eases in the region. LASO will help understand the obesity
epidemic and develop future studies to evaluate the deter-
minants and the impact of obesity in Latin America.
The aim of this manuscript is to present the protocol for
LASO, describe the use of standardized methodologies for
the pooling of data from individual studies and provide
a general description of participating studies and their
methodologies.
Materials and methodology
Identification and selection of studies
Studies included in LASO are cross-sectional or prospective
population-based cohort studies, based on random samples
of a defined free-living population. All studies have indi-
vidual data on demographic and socioeconomic indicators
and anthropometric indicators of obesity collected through
physical examination. Moreover, they have at least one of
the following (i) Direct measurement of major cardiovas-
cular risk factors; (ii) Determination of levels of physical
activity and (iii) Determination of nutritional patterns.
The search for potential participant studies is based on
computer-assisted literature searches of health-related data-
bases; hand-searching of obesity, cardiology, epidemiology
and other relevant journals; and personal communications
with cardiovascular and obesity researchers from the
region.
Ethical approval, informed consent and
confidentiality of the data
All studies have been approved by their respective local
Institutional Review Board, and all participants provided
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their informed consent. The investigators of the original
studies provide written consent for the use of their data
before transferring and inclusion into the Consortium’s
central database at the University of Wisconsin at Madison.
The data remain the property of the principal investigators
of each participant study and are securely stored in study-
dedicated computers. The central database does not include
codes or data that may directly or indirectly allow the
identification of individuals participating in the original
studies.
Consortium management and coordination
The LASO Steering Committee includes the principal inves-
tigators from all original studies. The tasks of this commit-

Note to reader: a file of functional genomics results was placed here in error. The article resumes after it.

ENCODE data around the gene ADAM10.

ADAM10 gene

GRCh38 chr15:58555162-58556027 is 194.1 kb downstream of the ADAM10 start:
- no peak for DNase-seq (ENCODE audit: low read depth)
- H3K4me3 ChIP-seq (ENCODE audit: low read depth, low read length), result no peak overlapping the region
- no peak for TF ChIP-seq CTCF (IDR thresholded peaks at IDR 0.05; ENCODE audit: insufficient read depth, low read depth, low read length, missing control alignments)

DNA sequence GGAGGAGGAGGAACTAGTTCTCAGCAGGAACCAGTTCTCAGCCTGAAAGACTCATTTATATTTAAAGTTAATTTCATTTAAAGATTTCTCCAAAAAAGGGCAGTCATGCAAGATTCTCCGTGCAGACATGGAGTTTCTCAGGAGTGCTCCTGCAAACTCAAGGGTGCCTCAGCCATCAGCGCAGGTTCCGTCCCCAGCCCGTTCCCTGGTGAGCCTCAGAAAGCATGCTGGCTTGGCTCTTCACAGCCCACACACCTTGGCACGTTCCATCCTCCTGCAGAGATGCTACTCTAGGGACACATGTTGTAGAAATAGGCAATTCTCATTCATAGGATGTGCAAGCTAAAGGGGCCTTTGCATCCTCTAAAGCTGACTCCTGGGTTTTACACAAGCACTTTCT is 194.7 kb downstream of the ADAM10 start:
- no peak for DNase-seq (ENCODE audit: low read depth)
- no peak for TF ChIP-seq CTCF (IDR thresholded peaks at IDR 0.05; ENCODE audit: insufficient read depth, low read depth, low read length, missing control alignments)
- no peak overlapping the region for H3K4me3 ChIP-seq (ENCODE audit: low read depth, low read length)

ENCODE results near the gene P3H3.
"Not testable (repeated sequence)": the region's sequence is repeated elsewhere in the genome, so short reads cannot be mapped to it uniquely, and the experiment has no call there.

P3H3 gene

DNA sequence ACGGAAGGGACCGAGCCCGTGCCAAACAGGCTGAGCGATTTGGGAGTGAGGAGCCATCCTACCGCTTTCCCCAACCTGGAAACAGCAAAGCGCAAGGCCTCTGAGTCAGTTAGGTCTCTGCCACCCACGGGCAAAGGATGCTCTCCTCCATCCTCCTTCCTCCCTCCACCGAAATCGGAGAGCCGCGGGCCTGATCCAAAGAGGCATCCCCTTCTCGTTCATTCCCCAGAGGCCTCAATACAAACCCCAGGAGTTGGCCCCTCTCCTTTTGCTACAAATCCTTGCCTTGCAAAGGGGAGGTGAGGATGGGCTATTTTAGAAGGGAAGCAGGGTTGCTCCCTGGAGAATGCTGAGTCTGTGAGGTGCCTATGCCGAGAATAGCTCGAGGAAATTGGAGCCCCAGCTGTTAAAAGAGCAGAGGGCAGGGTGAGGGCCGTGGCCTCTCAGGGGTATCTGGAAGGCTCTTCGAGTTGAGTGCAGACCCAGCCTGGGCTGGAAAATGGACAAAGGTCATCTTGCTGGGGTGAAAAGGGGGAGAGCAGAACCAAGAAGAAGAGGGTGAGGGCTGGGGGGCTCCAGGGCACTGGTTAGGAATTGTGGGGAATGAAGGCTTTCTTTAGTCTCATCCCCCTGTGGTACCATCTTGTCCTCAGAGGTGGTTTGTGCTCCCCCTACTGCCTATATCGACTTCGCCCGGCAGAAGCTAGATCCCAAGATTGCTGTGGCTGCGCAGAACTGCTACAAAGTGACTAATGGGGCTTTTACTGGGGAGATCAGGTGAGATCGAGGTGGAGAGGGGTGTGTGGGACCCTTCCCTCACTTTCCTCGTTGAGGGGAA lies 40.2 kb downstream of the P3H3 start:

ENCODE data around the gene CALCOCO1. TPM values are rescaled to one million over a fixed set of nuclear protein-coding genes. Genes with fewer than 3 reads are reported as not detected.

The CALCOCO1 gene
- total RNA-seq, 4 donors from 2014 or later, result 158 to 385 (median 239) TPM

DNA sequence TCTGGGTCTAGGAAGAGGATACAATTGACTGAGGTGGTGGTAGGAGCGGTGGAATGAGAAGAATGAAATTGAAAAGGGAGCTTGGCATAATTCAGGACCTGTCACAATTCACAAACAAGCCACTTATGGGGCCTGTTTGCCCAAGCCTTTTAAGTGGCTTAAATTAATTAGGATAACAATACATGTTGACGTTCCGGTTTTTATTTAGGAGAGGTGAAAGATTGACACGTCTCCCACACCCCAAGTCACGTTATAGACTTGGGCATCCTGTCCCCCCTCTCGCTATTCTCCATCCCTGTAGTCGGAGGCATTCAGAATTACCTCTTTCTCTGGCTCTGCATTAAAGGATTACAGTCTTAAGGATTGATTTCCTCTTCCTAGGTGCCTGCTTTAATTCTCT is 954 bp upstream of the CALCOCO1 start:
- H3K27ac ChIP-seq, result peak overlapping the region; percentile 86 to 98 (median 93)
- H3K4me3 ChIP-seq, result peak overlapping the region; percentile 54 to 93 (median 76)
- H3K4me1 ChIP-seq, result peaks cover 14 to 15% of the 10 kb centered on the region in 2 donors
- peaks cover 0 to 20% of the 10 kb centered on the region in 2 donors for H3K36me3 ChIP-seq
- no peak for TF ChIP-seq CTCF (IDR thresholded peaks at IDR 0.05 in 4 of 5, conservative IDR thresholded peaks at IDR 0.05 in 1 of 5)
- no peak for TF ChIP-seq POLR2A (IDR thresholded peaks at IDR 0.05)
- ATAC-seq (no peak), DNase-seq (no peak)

tee include (i) Coordinating the recruitment of new studies;
(ii) Developing and prioritizing research questions to be
addressed by the analysis of pooled data; (iii) Identifying
and securing funds for the study; (iv) Producing and dis-
seminating scientific reports of the ongoing research
projects among members of the Consortium and (v) Acting
as a publication committee. Parallel to the Steering Com-
mittee, a statistical centre has been constituted as an exter-
nal academic instance responsible for the creation and
management of the Consortium’s central database, as well
as for data analysis and generation of preliminary reports.
This centre is based at Department of Population Health
Sciences, University of Wisconsin at Madison.
Study variables
Individual data collected in each study are categorized
in five domains (Table 1) (i) Demographics, including age,
gender, race or ethnic group; (ii) Indicators of socioeco-
nomic status, including socioeconomic stratification,
educational attainment, income, occupation and area of
residency; (iii) Anthropometric indicators of total and
regional obesity, measured by physical examination; (iv)
Classic cardiovascular risk factors, including measurements
of blood pressure and the laboratory assessment of glucose
and lipid fractions and (v) Behavioural risk factors, includ-
ing smoking status, alcohol consumption, physical activity
and nutritional intake. Continuous variables such as
anthropometric measures, blood pressure, glucose and lipid
fractions are categorized according to current standard
definitions. Whenever possible, categorical variables are
recoded following standard procedures to maximize com-
parability among studies. Data on study-specific proce-
dures are used to assess heterogeneity among studies.
Data transfer and checking
Password-protected data files are transferred from the indi-
vidual studies to the Consortium’s statistical centre using
electronic mailing. A codebook and a transference form
containing a list of parameters directly estimated from the
original datasets are included as part of the transference
protocol. For security purposes, the datasets and accompa-
nying files are encrypted before transference using key-
words known only to the coordinator of the Consortium
and the principal investigators of each study. Specific
parameters calculated from each study after data transfer
are compared with those obtained by the study investiga-
tors before data transfer. In the case of inconsistencies, the
data are back-transferred to ensure identical results are
obtained with both datasets. The data are then converted to